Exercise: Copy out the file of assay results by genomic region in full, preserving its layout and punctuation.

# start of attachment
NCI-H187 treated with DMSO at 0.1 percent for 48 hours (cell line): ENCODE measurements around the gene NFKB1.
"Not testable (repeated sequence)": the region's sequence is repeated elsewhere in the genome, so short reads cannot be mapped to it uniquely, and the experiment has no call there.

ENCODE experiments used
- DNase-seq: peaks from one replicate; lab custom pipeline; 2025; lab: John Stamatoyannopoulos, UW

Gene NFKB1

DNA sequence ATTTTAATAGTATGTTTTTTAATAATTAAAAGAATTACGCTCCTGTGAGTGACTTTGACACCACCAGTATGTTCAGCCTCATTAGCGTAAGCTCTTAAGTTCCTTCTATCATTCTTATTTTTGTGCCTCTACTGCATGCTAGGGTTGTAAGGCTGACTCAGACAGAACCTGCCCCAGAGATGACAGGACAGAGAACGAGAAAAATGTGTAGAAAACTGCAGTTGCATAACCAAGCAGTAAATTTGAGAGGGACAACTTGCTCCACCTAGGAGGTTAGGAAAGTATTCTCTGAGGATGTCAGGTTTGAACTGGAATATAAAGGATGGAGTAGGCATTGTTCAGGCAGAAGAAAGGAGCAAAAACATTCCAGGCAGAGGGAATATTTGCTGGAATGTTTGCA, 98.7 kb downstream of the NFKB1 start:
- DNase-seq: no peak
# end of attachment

NCI-H187 treated with DMSO at 0.1 percent for 48 hours (cell line): ENCODE measurements around the gene NFKB1.
"Not testable (repeated sequence)": the region's sequence is repeated elsewhere in the genome, so short reads cannot be mapped to it uniquely, and the experiment has no call there.

ENCODE experiments used
- DNase-seq: peaks from one replicate; lab custom pipeline; 2025; lab: John Stamatoyannopoulos, UW

Gene NFKB1

DNA sequence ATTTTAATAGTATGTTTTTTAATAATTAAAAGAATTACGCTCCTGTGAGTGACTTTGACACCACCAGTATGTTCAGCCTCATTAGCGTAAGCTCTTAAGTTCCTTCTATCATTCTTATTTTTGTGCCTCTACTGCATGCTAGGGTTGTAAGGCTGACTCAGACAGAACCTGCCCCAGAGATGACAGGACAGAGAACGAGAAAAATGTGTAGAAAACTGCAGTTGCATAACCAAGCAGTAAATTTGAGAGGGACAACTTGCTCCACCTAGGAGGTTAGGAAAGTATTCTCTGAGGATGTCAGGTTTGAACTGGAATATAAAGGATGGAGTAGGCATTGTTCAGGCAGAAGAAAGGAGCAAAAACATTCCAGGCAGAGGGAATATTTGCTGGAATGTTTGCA, 98.7 kb downstream of the NFKB1 start:
- DNase-seq: no peak